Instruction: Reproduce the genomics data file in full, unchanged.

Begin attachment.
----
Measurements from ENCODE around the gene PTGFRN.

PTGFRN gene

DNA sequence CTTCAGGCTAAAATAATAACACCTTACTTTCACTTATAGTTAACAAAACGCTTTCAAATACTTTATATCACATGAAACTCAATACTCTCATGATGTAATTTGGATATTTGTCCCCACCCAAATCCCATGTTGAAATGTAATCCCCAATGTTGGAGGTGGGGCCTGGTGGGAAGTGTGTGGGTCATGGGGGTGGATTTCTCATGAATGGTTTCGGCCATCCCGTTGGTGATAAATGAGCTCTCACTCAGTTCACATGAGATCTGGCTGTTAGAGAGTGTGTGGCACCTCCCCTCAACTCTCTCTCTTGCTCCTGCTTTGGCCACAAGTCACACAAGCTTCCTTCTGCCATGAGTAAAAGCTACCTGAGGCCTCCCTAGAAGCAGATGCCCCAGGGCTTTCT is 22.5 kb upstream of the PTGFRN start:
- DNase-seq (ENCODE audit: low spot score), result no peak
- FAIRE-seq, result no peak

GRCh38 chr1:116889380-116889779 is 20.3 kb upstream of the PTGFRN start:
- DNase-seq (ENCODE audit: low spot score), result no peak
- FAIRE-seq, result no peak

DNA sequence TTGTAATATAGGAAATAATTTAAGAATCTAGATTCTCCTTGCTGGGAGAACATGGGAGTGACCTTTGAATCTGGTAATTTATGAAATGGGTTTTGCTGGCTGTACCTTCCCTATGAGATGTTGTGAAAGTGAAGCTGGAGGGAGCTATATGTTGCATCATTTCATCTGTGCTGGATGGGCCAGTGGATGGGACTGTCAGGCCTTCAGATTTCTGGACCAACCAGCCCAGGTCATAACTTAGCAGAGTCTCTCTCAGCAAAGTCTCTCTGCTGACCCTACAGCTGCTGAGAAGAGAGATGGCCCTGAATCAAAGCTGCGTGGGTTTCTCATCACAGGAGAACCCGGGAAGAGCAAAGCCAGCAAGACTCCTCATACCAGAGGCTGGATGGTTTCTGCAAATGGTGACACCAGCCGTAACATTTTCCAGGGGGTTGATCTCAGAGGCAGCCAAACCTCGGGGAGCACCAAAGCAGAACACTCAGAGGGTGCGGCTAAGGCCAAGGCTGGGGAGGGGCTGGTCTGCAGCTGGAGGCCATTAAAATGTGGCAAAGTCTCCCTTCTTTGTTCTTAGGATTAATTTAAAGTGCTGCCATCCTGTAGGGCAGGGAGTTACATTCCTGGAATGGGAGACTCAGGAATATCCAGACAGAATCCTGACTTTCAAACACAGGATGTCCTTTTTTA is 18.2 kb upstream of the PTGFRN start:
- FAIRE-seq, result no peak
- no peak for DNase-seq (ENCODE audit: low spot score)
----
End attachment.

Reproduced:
Measurements from ENCODE around the gene PTGFRN.

PTGFRN gene

DNA sequence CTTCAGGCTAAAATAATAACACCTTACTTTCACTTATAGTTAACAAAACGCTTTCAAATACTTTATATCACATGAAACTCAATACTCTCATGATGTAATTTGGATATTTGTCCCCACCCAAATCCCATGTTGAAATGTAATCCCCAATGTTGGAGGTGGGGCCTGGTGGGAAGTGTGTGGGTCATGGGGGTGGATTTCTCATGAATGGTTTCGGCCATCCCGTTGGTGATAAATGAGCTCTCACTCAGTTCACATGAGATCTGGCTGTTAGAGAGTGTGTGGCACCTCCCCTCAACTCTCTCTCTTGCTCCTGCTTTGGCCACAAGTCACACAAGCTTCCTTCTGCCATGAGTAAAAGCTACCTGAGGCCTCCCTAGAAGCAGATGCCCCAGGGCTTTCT is 22.5 kb upstream of the PTGFRN start:
- DNase-seq (ENCODE audit: low spot score), result no peak
- FAIRE-seq, result no peak

GRCh38 chr1:116889380-116889779 is 20.3 kb upstream of the PTGFRN start:
- DNase-seq (ENCODE audit: low spot score), result no peak
- FAIRE-seq, result no peak

DNA sequence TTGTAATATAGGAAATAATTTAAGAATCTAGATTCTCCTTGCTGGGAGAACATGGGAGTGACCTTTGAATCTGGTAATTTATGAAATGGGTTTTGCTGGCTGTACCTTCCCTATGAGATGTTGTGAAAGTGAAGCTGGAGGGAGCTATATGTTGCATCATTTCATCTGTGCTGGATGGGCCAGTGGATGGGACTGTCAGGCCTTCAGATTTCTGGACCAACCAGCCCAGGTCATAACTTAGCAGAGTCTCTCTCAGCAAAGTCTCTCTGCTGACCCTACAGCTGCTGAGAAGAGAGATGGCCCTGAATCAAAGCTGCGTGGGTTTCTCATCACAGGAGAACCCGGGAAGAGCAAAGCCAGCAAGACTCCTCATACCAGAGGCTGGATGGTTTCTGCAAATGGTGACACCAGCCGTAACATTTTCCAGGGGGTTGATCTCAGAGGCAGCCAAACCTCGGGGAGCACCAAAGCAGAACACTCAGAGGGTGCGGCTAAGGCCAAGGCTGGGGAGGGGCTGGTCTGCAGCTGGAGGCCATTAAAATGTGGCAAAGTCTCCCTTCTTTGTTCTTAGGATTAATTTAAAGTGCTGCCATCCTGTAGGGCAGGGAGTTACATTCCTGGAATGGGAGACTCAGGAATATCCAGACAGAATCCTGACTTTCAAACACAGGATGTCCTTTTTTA is 18.2 kb upstream of the PTGFRN start:
- FAIRE-seq, result no peak
- no peak for DNase-seq (ENCODE audit: low spot score)